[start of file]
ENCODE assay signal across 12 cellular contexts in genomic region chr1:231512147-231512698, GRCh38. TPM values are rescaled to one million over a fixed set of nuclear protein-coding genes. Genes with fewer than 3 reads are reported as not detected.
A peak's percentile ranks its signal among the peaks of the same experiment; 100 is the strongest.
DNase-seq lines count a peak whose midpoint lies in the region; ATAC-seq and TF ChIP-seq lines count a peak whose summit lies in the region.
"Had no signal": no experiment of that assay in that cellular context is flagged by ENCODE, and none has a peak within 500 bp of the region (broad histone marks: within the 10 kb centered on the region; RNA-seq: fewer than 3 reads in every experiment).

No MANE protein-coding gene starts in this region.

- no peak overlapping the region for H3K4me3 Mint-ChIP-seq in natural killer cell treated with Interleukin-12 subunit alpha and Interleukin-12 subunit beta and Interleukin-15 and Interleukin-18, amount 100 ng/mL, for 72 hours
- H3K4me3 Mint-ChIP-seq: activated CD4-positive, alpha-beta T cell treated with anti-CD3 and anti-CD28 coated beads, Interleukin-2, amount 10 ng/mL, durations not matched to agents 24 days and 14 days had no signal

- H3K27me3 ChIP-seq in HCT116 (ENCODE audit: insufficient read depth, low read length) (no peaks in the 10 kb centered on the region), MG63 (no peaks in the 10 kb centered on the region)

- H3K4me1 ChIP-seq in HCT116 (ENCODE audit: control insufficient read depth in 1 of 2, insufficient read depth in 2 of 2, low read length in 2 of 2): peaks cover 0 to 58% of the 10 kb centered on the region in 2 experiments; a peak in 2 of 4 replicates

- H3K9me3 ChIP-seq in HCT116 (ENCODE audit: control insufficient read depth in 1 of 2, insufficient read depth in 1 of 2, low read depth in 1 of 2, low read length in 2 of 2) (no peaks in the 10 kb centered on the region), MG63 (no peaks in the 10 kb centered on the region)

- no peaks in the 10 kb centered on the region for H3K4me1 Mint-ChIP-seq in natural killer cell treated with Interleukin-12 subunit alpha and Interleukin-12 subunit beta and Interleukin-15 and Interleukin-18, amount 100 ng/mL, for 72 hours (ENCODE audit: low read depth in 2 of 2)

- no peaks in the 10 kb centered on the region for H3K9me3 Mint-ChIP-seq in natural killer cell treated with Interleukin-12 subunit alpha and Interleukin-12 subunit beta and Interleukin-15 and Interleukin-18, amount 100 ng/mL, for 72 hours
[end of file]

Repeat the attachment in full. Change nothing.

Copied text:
ENCODE assay signal across 12 cellular contexts in genomic region chr1:231512147-231512698, GRCh38. TPM values are rescaled to one million over a fixed set of nuclear protein-coding genes. Genes with fewer than 3 reads are reported as not detected.
A peak's percentile ranks its signal among the peaks of the same experiment; 100 is the strongest.
DNase-seq lines count a peak whose midpoint lies in the region; ATAC-seq and TF ChIP-seq lines count a peak whose summit lies in the region.
"Had no signal": no experiment of that assay in that cellular context is flagged by ENCODE, and none has a peak within 500 bp of the region (broad histone marks: within the 10 kb centered on the region; RNA-seq: fewer than 3 reads in every experiment).

No MANE protein-coding gene starts in this region.

- no peak overlapping the region for H3K4me3 Mint-ChIP-seq in natural killer cell treated with Interleukin-12 subunit alpha and Interleukin-12 subunit beta and Interleukin-15 and Interleukin-18, amount 100 ng/mL, for 72 hours
- H3K4me3 Mint-ChIP-seq: activated CD4-positive, alpha-beta T cell treated with anti-CD3 and anti-CD28 coated beads, Interleukin-2, amount 10 ng/mL, durations not matched to agents 24 days and 14 days had no signal

- H3K27me3 ChIP-seq in HCT116 (ENCODE audit: insufficient read depth, low read length) (no peaks in the 10 kb centered on the region), MG63 (no peaks in the 10 kb centered on the region)

- H3K4me1 ChIP-seq in HCT116 (ENCODE audit: control insufficient read depth in 1 of 2, insufficient read depth in 2 of 2, low read length in 2 of 2): peaks cover 0 to 58% of the 10 kb centered on the region in 2 experiments; a peak in 2 of 4 replicates

- H3K9me3 ChIP-seq in HCT116 (ENCODE audit: control insufficient read depth in 1 of 2, insufficient read depth in 1 of 2, low read depth in 1 of 2, low read length in 2 of 2) (no peaks in the 10 kb centered on the region), MG63 (no peaks in the 10 kb centered on the region)

- no peaks in the 10 kb centered on the region for H3K4me1 Mint-ChIP-seq in natural killer cell treated with Interleukin-12 subunit alpha and Interleukin-12 subunit beta and Interleukin-15 and Interleukin-18, amount 100 ng/mL, for 72 hours (ENCODE audit: low read depth in 2 of 2)

- no peaks in the 10 kb centered on the region for H3K9me3 Mint-ChIP-seq in natural killer cell treated with Interleukin-12 subunit alpha and Interleukin-12 subunit beta and Interleukin-15 and Interleukin-18, amount 100 ng/mL, for 72 hours